My niece, a college junior, told that most students at her university are unable to register for classes they need to graduate because there aren't enough classes offered, and because of that huge majority of students cannot graduate their 4-year programs in 4 years. I checked 4-year graduation rate statistics, and indeed, her university's 4-year graduation rate is abysmal 7%. Then a quick look at the class schedule, with most classes being wait-listed, confirmed the cause of the low graduation rate.

I'm wondering: is this practice by university to under-supply required classes legal?

Here's an analogy, the reason why I think the above practice is or should be illegal. Imagine that you contracted to purchase, say, a self-assembled car, in the following manner: you pay fixed amount annually until you fully assemble it, the manufacturer ships you the parts, and as soon as you complete the assembly - the car yours. The manufacturer assures you that this is a 4-year project, and that you'll have the opportunity to complete your task in 4 years. Therefore you count of paying the annual fee for 4 years and on the ability to use the car after that. Then, well into the project, the manufacturer informs you that they don't have enough manpower to manufacture enough transmissions, so your request for a shipment of a transmission will be wait-listed. And, even though you weren't given the opportunity to complete your work, the car does not belong to you yet, and you still have to pay the annual fee. The project drags on for 5 or 6 years instead of 4 solely due to the manufacturer delays. I think in this scenario the manufacturer would quickly get sued out of business.

I think quite a few colleges in US are doing pretty much the same thing: they offer significantly smaller classes than necessary to allow their students to obtain degree in a timely manner and profit from their own shortcomings due to extended duration of each student's paid enrollment.

I am not a lawyer though, and aware that a layman's perception of fair doesn't always coincide with what's legal. In particular, the subject of fiduciary duties (which IMHO is the closest thing to a layman's definition of fair) is not quite obvious. Thus the question to the professionals.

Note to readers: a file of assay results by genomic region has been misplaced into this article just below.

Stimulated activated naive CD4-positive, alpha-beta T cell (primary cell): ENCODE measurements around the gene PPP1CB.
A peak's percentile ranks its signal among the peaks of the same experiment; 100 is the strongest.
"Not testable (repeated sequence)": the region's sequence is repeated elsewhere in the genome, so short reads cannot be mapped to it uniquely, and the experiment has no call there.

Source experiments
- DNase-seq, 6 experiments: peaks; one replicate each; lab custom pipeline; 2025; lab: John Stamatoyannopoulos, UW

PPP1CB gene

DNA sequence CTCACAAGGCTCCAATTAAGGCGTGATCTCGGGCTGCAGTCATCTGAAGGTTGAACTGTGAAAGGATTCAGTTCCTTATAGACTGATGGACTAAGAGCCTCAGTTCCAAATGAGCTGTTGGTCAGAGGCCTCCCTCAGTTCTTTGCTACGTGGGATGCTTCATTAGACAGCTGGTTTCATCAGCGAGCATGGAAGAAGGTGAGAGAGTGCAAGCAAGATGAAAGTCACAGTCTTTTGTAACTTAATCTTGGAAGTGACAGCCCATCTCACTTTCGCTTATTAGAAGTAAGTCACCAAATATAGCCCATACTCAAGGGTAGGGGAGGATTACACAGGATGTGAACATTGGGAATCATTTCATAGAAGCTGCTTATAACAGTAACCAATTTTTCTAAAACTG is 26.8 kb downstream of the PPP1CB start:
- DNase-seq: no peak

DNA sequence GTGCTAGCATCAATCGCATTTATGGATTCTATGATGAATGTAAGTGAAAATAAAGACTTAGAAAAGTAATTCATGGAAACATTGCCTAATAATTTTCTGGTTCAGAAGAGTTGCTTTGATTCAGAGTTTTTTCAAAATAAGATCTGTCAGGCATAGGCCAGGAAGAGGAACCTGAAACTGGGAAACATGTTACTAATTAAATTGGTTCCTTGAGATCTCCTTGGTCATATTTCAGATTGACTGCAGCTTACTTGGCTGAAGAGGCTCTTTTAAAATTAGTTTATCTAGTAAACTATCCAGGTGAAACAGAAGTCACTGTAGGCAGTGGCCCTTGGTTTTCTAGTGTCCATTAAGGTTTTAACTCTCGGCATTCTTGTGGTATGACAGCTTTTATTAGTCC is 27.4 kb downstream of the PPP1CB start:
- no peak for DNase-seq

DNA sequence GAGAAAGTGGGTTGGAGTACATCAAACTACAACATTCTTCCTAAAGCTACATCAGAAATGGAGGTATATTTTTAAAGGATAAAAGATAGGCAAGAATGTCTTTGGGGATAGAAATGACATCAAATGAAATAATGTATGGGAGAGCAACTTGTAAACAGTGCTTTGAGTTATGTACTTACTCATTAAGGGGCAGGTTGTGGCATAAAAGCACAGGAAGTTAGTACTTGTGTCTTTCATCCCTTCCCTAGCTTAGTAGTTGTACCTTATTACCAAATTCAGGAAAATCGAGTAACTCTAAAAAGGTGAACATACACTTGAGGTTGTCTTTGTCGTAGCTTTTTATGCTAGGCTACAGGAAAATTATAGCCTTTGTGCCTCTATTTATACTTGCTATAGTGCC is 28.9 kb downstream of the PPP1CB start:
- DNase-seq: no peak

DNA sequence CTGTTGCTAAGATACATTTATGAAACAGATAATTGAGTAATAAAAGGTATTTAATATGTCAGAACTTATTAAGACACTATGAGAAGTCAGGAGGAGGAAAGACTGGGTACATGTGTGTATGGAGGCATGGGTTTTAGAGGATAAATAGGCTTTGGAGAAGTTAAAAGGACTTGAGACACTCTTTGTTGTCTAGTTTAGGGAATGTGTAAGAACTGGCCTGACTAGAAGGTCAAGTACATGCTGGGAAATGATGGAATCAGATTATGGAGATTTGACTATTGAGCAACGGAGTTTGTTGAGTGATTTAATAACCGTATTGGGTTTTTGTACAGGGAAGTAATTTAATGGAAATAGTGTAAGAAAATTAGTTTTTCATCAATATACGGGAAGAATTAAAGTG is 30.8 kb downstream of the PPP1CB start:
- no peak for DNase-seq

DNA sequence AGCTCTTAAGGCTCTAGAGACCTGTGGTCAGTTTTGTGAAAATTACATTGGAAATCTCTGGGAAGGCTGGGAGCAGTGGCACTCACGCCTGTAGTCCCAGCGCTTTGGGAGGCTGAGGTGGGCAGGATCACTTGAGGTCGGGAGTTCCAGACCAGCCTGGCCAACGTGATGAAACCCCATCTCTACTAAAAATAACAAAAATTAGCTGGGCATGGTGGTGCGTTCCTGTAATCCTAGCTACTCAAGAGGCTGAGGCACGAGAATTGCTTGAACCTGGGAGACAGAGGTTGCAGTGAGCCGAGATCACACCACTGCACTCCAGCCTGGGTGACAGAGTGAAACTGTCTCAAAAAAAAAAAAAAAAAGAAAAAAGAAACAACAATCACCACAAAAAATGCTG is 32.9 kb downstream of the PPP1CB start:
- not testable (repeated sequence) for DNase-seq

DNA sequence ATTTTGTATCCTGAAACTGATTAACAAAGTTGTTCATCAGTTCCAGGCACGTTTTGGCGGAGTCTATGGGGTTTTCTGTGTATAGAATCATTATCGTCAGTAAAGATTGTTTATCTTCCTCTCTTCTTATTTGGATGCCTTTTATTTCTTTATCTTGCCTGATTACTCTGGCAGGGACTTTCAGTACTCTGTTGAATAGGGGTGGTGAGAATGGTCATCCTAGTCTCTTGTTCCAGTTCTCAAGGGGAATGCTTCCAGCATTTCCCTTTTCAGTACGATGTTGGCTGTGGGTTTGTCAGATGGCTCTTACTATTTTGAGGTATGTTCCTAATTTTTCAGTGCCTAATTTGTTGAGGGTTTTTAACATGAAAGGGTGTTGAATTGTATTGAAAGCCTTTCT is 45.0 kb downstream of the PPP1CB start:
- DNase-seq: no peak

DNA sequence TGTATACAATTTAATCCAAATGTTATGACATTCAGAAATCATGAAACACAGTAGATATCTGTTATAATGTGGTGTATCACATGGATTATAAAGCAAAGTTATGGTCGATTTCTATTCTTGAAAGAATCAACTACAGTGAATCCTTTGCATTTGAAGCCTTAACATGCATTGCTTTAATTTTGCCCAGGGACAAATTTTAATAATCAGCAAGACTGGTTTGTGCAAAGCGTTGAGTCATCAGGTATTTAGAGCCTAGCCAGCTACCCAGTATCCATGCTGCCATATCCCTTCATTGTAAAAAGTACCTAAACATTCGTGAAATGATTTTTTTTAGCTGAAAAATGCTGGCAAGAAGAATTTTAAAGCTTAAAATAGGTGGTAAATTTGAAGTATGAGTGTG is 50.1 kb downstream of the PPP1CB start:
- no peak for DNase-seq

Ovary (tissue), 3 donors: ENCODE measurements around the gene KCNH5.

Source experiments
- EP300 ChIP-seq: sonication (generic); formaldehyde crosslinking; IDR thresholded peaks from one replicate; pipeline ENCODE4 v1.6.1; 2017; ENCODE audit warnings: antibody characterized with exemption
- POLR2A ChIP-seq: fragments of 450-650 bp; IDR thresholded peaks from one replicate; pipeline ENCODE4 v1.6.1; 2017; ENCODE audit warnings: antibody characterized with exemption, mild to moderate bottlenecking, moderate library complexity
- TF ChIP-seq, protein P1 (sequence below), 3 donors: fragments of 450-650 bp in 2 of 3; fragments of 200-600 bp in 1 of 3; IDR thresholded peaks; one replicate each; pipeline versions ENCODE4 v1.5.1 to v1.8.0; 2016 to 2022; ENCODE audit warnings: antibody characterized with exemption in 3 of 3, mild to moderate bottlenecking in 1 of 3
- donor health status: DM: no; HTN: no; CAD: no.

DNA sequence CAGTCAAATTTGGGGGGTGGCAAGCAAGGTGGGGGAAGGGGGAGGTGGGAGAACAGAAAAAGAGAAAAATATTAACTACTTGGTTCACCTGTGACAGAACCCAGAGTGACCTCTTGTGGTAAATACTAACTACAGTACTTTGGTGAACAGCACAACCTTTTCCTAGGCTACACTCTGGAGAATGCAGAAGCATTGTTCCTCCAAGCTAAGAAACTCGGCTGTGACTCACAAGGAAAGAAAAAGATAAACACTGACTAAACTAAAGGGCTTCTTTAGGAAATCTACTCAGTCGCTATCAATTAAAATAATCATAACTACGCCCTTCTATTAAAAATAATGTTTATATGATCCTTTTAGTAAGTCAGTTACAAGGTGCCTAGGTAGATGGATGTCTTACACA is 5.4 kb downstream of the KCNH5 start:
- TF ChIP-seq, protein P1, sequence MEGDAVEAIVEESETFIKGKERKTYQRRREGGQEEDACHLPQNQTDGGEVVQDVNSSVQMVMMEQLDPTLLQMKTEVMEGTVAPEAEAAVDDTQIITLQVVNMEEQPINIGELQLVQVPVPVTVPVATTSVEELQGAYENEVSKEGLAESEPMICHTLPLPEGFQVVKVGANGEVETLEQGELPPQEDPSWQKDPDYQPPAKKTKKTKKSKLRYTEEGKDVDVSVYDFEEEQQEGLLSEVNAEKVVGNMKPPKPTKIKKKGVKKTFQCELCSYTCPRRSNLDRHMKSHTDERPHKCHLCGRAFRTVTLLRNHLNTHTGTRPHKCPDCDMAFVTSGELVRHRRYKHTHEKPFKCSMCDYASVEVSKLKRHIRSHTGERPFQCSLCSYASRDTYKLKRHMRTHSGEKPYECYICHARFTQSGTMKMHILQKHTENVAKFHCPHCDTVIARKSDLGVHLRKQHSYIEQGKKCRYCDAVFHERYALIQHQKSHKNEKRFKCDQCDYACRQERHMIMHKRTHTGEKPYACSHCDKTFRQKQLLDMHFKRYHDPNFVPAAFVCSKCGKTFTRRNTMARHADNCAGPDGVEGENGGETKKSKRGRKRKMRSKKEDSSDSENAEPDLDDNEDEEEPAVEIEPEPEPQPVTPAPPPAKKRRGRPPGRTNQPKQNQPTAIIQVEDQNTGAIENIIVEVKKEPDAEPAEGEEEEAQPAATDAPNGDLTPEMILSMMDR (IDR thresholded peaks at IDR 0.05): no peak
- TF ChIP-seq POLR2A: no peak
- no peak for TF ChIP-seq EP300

I'm not involved in any litigation on that matter, the question is for purely educational purposes (pun intended).

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    In the case of manufacturing: generally when something gets waitlisted you have the option to cancel and take your business somewhere else, because they can't complete the service in a timely manner. College is no different. You have the option to transfer your credits and finish at a different school. Four-year completion rate is really something you should research before attending, rather than waiting to find out when it's happening already. Also, I'm not aware of any college that charges you simply to be enrolled - you pay for each class you take. If you take no classes, you pay nothing. – animuson Sep 27 '16 at 6:21
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    Does this university charge tuition per quarter/semester/year, or on a per class/unit basis? – sharur Feb 17 '17 at 22:38
  • @sharur: per semester. – Michael Feb 19 '17 at 19:34

A fiduciary duty only exists if a person is a fiduciary; we may take this to be a reasonable characteristic of the concept:

someone who has undertaken to act for and on behalf of another in a particular matter in circumstances which give rise to a relationship of trust and confidence

(In fact there is no clear legal definition of a fiduciary, and courts prefer to determine that relationship on a case by case basis). If you construe the concept way broadly, then a waiter, bus driver, fishmonger, or good friend is a fiduciary, and they must by law act in ways that are in fact entirely outside of what is required of waiters, bus drivers, fishmongers, or good friends. So it is simply mistaken to think that a university is an fiduciary, in the way the term is used in business.

However, the three primary duties of a fiduciary are care, loyalty, and good faith. There is no duty to reach a particular percentage rate for 4-year graduations. The question of why most students do not graduate within 4 years is entirely off topic for LSE – it is enough to note that even if you were to imagine a university being a fiduciary, no duty has been breached.

  • -1 for the argument "fishmongers are not fiduciaries, therefore, universities are not fiduciaries". – Patrick87 Sep 27 '16 at 12:13
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    Too bad I can't downvote a comment for egregiously misunderstanding the argument. Not all business relations are fiduciaries; examples are of things that are not fiduciaries are universities and fishmongers. – user6726 Sep 27 '16 at 14:52

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